Profiles of Other Exceptional OOI Women[caption id="attachment_20422" align="alignnone" width="300"] Sophie Clayton, Assistant Professor, Old Dominion University[/caption] [caption id="attachment_20424" align="alignleft" width="300"] Hilde Oliver, Postdoctoral Scholar, Woods Hole Oceanographic Institution[/caption]
Sophie Clayton learned how to swim before she could walk. She spent her early years with her family exploring beaches during summer vacations in the south of France. Her fascination with being in and around the water never waned. Her dad finally relented and bought Sophie her first pair of diving fins when she was seven, even though he thought her curiosity might sweep her away!
Early on, Sophie excelled in math and science, but a move to Scotland at age 16 started her on a new track. Her first stint at higher education landed her in art school, where she majored in fine art, photography her primary medium. After graduating, uncertain of her next steps, she took a gap year in Australia. There, too, the water called her name.
A SCUBA diving course north of Sydney, put her on track to become a divemaster and then a diving instructor. She went on to teach diving on the Great Barrier Reef and in the Maldives, spending seven days a week in the water for the better part of three years.
One day it dawned on Sophie that she needed to better understand the environment in which she had surrounded herself. She decided to become an oceanographer. She headed back to the UK, north west Wales in fact, offering quite a different environment than the tropics, where she earned a degree in oceanography.
From there, the path was rapid and clear—mostly. In 2006 she landed a Research Experience for Undergraduates (REU) spot at Woods Hole Oceanographic Institution (WHOI) advised by physical oceanographer Prof. Annelisa Bracco. She was admitted to the WHOI/MIT Joint Program in oceanography the following year and earned her PhD in Physical Oceanography. After a postdoctoral stint at the University of Washington, Sophie returned to the East coast to join the Ocean and Earth Sciences faculty at Old Dominion University as an Assistant Professor
Always an artist
“I seem to have come full circle from my art school days. Now I’m working with imaging instruments, studying phytoplankton. I get a lot of people asking me: aren’t art and science really different and don’t you feel like art school was a waste? My answer is always ‘Absolutely not!’ I use a lot of my in art school training—independent study and researching around a topic—we were taught to explore ideas and approach them from every angle. I apply the same thought processes to my science now. The difference is the toolkit.”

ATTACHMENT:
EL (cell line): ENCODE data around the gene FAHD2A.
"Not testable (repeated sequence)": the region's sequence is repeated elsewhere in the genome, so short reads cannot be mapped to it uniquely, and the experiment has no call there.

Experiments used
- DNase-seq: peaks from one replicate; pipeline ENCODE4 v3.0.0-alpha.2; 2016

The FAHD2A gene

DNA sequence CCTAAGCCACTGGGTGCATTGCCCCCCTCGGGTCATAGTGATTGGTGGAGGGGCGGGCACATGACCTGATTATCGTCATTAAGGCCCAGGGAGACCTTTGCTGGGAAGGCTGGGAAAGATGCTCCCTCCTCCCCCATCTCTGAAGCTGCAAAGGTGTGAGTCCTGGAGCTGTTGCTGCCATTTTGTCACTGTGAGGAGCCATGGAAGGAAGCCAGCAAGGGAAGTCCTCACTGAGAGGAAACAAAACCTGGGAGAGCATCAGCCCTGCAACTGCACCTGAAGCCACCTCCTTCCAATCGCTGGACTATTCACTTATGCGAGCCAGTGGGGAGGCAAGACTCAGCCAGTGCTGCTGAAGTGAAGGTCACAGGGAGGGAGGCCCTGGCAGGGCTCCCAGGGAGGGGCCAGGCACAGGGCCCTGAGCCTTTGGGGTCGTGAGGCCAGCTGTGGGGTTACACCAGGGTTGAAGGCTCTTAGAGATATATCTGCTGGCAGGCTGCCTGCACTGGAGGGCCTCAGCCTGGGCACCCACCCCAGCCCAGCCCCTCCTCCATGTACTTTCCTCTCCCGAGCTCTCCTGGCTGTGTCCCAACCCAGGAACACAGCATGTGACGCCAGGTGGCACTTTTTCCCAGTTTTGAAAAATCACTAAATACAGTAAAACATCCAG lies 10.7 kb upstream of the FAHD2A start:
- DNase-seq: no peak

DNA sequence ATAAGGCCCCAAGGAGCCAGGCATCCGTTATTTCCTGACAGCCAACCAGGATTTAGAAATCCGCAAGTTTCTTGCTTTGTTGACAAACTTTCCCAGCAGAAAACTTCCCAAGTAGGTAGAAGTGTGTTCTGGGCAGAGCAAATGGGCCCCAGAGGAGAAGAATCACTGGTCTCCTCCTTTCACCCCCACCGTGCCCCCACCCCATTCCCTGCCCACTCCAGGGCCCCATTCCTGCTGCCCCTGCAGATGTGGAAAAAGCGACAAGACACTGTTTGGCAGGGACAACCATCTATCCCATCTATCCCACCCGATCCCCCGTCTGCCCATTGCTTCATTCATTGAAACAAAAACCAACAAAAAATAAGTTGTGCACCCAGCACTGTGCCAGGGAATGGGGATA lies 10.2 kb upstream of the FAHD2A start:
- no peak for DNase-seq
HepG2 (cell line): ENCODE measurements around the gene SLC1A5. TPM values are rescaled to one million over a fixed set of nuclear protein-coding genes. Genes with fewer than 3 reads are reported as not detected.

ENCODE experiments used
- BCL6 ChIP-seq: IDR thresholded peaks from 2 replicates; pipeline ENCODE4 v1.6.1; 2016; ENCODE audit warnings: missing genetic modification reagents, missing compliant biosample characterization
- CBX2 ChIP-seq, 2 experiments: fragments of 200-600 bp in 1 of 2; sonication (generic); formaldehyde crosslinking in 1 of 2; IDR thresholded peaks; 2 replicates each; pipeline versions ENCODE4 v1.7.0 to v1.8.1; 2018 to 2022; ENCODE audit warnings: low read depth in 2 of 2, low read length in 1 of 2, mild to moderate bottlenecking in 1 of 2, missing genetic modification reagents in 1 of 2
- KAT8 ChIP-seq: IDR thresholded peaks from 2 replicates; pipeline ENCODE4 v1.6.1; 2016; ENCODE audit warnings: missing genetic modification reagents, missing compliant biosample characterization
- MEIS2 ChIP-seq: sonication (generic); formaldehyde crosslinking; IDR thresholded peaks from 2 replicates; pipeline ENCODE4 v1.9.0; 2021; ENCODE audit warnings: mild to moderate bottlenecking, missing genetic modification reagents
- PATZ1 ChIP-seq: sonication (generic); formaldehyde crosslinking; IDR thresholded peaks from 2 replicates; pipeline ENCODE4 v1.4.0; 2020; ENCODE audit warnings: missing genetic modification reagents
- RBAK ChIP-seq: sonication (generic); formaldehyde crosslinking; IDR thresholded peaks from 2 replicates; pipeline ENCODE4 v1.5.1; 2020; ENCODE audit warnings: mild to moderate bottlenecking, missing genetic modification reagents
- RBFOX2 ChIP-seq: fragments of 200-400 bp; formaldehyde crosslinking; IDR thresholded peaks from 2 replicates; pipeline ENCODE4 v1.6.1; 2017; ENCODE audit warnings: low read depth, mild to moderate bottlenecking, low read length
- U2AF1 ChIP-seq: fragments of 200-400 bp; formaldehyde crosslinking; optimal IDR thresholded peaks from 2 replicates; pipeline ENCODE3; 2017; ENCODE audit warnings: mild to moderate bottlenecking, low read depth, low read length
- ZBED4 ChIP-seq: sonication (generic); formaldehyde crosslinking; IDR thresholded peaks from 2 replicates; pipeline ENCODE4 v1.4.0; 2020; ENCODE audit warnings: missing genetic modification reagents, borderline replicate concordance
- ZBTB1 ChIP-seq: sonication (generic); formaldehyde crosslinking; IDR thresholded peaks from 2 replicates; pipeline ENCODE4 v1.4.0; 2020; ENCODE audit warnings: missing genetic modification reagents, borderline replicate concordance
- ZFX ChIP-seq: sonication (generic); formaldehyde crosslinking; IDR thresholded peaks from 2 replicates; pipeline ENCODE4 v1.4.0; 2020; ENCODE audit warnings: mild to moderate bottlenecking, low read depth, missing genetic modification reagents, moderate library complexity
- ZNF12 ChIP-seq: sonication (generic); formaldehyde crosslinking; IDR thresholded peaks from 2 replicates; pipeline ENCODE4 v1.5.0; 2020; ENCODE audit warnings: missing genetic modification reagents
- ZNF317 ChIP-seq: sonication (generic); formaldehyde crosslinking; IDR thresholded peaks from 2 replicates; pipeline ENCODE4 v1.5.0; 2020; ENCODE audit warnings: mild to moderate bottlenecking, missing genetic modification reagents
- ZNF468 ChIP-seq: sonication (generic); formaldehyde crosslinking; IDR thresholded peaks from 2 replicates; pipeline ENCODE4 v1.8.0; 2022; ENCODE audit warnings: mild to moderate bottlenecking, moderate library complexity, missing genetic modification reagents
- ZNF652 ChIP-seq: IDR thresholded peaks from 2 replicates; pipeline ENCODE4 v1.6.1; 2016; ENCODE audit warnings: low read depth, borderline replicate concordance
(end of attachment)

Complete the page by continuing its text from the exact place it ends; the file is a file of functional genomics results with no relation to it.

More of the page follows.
Sophie excels in making connections, which are not always obvious. While trained in physical oceanography, she studies the interactions between the ocean biology, biogeochemistry, and physics. As a result, she pulls lots of the pieces together in a system to see how they all work in concert. The question she is now exploring is how ocean circulation features, especially fronts and eddies, shape phytoplankton communities. She strives to answer this question by looking at the big picture: the impact of how much light they get, the supply of nutrients, what happens when mixing communities from different places together.
Mentors and Networking
When asked about who helped mentor her along the way, Sophie responded that “lots of people have.” She called out Prof. David Bowers, a physical oceanographer who advised her during her undergraduate studies in the UK, Prof. Annelisa Bracco, her WHOI REU mentor, and Prof. Mick Follows, her graduate advisor at MIT, for their support and guidance at important transitions in her life, but said that many others have helped her on her circuitous path.
“As a grad student, I made a point of going to talk to people about their research and to discuss my work and ideas. I have been really lucky to have built relationships that have come about from these conversations and keeping in touch over the years.” She views her mentors as a combination of senior people, both men and women, who have helped her in her career, and her peers, who have provided practical advice on advancing her science, teaching, and life. “Senior women in particular have shown me what’s possible and served as examples of how it is done.”
When asked for counsel for other women considering careers in science, Sophie suggests taking the time to find the right graduate and post doc advisors. “These folks have a tremendous impact on our lives and our future, so it’s important to take the time to make sure that they are a good fit and you will work well together.” Her other words of advice are “talk to people, chatting about your science is important and you’ll be surprised at not only what you learn but the connections you will make.”